For the Sake of Discussion

Longtime blog reader and poster, adam h, posted the following comment:

OK, one more for the sake of discussion:
“…all laws are morality…it is really impossible to not legislate morality.”

No argument here, but the pronoun is crucial. I am saying I do not want anyone legislating *their* morality. I want governement leaders legislating *our* morality, meaning the people of the country and not a particular interest group. That’s what a democracy does. What happens when someone like Clinton or worse gets in and begins legislating *their* morality? I am saying that I don’t want either Huckabee, or anyone else, imposing their worldview on the country, but rather implementing the will of the country. The debate over morality and the attempt to change minds and influence life should occur at the family and friendship level, not the Presidential politics level.

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I thought I would make this it’s own point for the sake of facilitating its own discussion among everyone who reads this blog. This is a great topic for Christians to truly engage. It really is the paramount issue surrounding the convergence of faith and politics. PLEASE ENGAGE IN THIS DISCUSSION, a lot of good could come of it. (note: my decision to make this comment its own post has nothing to do with not wanting Ryan’s “Huckabee” post to surpass my “Beckwith” post as “most commented”).

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6 Responses

  1. Good point. The legislating morality canard is thrown around all too frequently. Keep your morals off of my body, blah blah blah. The problem is when unelected Judges enact laws by fiat (i.e., Roe V. Wade). I am having a hard time picking the wheat from the chafe when it comes to my presidential pick. I am leaning towards Cynthia Mckinney (Green) because I think she is a strong black woman, and I always base my vote on pigmentation and genitals.

  2. This is an interesting conversation and I think one that we have to take to the next level. What is our worldview? All of us have one, it is the foundation and basis for how we view the world and how things ought to be, and why they ought to be that way.

    The trouble with our political process is the competing worldviews that are now vying for the right to shape “our” morality. Yet there is no “our” morality anymore.

    A progressive secularist will say we need to give choice on abortion and take care of the enviornment because it is the right thing to do. In other words it is the moral thing to do.

    The conservative religious voter will say we need to ban gay marriage and abortion because it is the right thing to do.

    The libertarian will say we need to have minimum government and lots of liberties, because it is the right thing to do.

    And these are just a few of the moral frameworks competing for our agreement today.

    So it comes down to worldview, what do you believe to be moral and on what authority? Your own? Majority opinion? or God’s?

    This is why I think religion matters in elections because it gives us a strong indication of the moral framework and worldview that a candidate is operating out of.

    For a good example of how this plays out and how it affects how we view issues, see my “A-Bomb” post. For some their moral worldview makes them see it as a moral obligation to protect life. For those in favor of abortion they see a moral imperative of choice.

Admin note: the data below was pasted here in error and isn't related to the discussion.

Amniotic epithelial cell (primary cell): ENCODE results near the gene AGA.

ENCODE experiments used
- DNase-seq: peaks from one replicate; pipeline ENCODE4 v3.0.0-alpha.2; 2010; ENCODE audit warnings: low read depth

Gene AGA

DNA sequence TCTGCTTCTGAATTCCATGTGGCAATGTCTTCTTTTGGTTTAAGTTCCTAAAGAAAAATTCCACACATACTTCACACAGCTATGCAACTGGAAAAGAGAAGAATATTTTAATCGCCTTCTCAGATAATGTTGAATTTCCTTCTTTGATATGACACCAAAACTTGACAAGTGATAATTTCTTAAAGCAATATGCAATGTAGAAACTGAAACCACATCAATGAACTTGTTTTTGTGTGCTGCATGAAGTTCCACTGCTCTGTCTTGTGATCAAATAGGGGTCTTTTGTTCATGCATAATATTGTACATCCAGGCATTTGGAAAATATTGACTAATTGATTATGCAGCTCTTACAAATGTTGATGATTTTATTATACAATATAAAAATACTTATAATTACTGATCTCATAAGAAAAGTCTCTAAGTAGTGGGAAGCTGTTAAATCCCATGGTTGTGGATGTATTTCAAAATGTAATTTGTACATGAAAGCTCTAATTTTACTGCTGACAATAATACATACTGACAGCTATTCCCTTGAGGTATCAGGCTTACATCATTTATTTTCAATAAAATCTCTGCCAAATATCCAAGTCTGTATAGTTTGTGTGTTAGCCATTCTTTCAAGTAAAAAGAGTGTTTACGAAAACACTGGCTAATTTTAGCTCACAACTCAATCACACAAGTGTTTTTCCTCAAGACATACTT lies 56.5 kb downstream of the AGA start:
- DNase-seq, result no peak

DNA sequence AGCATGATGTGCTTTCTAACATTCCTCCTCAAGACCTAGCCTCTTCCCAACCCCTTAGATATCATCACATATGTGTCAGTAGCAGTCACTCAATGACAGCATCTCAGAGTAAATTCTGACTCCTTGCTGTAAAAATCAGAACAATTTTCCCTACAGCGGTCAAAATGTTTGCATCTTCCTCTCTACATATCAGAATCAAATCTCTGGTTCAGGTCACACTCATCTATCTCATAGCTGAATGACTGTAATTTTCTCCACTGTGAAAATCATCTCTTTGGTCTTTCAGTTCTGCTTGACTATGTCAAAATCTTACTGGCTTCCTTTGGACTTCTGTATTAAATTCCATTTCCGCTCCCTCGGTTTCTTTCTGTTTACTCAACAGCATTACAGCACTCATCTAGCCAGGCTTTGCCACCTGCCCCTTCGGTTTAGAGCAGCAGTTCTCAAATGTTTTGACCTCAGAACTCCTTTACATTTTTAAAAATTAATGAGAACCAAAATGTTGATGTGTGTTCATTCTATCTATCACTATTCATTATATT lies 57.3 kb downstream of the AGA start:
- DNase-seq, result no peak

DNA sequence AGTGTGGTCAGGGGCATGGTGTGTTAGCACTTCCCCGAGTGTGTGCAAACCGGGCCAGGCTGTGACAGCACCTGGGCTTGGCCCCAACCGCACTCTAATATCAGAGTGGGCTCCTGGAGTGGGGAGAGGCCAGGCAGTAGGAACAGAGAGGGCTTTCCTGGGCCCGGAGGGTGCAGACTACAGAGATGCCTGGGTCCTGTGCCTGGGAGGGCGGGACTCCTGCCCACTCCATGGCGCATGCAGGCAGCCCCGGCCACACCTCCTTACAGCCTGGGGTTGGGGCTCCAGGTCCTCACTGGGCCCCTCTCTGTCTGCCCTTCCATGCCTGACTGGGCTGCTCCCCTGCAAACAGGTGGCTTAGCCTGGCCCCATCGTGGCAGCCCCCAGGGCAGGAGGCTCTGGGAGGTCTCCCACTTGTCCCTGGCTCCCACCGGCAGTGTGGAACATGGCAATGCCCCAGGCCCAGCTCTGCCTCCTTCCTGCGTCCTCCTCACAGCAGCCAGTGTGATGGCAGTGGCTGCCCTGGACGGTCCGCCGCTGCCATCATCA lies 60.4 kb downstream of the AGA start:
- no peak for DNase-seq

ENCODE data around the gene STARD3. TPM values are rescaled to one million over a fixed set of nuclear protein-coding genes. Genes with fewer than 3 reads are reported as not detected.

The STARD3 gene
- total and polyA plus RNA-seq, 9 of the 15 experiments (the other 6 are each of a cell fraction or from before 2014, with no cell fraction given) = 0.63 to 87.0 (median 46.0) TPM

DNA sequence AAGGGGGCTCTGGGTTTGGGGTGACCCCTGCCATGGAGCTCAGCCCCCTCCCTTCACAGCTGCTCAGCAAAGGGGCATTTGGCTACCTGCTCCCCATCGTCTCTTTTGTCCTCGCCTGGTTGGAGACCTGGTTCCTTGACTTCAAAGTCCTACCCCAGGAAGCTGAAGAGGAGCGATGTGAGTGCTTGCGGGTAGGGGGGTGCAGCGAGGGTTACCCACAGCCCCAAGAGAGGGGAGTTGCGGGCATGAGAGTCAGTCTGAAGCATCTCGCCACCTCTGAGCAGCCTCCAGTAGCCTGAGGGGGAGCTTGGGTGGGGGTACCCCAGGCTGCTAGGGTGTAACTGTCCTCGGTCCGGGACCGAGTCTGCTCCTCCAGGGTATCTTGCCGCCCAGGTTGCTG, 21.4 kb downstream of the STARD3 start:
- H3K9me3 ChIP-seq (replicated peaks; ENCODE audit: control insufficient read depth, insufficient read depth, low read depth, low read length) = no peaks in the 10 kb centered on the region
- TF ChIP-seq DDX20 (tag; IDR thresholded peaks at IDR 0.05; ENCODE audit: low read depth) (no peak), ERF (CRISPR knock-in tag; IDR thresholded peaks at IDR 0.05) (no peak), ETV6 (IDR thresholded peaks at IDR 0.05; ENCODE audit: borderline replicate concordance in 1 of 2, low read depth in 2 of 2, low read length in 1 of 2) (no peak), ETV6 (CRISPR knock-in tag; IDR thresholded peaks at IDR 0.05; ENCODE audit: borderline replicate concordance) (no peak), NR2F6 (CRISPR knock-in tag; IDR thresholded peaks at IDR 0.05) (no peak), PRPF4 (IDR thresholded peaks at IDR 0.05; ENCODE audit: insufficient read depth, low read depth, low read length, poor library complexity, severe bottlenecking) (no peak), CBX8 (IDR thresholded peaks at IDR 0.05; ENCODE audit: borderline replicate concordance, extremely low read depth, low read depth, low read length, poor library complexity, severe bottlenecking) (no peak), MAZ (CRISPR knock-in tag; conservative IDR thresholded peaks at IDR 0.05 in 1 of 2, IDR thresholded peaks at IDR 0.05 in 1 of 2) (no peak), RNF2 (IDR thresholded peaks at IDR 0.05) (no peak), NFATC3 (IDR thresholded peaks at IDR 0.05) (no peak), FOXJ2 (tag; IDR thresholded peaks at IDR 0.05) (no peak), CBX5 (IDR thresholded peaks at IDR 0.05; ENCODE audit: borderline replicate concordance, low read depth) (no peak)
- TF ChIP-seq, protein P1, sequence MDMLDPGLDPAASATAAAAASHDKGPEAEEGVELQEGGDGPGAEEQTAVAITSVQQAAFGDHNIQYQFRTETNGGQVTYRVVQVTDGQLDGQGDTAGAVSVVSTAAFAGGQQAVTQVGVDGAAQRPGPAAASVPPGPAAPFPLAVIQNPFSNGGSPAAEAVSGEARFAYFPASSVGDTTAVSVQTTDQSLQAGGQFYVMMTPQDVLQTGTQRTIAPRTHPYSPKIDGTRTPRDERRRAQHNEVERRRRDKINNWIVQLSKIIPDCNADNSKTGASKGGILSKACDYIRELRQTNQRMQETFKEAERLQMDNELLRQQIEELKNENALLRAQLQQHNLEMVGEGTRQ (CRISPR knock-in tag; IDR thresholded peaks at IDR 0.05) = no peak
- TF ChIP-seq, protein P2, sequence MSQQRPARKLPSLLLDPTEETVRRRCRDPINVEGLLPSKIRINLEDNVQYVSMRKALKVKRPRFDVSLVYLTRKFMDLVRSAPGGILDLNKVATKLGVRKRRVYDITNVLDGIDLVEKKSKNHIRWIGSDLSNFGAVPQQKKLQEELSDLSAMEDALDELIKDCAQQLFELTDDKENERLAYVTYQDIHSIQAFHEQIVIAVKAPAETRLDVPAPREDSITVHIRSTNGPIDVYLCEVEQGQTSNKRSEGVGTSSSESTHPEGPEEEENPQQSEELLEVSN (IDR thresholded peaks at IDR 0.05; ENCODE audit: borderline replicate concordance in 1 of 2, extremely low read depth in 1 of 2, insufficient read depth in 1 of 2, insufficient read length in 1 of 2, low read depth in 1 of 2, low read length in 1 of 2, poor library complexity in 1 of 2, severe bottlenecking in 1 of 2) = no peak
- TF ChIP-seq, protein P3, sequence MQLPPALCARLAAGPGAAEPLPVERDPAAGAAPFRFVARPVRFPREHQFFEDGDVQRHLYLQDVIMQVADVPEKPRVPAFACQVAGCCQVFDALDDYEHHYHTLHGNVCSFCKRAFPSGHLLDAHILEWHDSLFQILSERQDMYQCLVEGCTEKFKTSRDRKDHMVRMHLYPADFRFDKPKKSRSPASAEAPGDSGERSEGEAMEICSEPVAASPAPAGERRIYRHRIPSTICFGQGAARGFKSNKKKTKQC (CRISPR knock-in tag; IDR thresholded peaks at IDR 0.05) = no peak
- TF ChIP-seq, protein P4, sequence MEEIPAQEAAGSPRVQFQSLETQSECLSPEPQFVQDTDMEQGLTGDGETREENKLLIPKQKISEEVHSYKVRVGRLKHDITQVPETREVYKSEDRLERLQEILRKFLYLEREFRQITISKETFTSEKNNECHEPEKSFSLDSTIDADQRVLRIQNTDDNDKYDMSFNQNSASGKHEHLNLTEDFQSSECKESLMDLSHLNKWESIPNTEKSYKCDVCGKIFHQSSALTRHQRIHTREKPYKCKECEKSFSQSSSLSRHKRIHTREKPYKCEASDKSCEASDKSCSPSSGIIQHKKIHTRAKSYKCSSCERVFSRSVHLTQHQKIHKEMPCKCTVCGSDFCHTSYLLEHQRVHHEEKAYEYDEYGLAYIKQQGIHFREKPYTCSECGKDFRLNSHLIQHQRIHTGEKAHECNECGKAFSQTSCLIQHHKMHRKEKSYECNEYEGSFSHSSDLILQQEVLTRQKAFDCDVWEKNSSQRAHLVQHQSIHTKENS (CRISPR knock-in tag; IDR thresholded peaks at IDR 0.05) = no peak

3. Gone are the days when the religious conservative can expect to get whatever he or she wishes from the election cycle. Like it or not, the last two Presidential elections have been pluralistic, and that is not likely to change any time soon. The pluralistic America is just ramping up, friends. It will get tougher still.

    The real danger is that Evangelicals will hardline on every issue and find themselves leaving a political coalition that can get them *some* of their goals for a lonely outpost outside the main political system where they will get *none* of their goals.

    McCain, Romney, and Guiliani are not ideal candidates for the Evangelical by any stretch, but they will need to at least let Evangelicals in to the dance in order to get and stay elected. They can win.

    Huckabee may be the ideal Evangelical candidate (I am not saying he is), but he cannot win. Look at who does win then and ask if they would be more favorable as President by giving no voice to Evangelicals than would a flawed candidate like Guiliani, Sure, it’s a tough choice, but some love is better than no love.

    Why do we think that there will be a perfect candidate? Has there ever been?

  4. RON PAUL 2008

  5. johnnypeepers wrote:

    > The problem is when unelected Judges enact
    > laws by fiat (i.e., Roe V. Wade)

    Actually Roe v. Wade is an amazing example of the job of the courts in our country. If you read that decision you notice quickly that the Justices struggled to reconcile two conflicting principles – The right of American Citizens to have sovereignty over their own body and the right of the state legislatures to protect life. In my view the court did not enact any new law in roe v. wade but merely struck a compromise between two existing tenants of the law.

  6. Mark – how did that decision allow state legisaltures to protect life? Were a state to enact any type of anti-abortion law, it would be struck down citing Roe v. Wade. I am not trying to argue – I really would like to understand your point.

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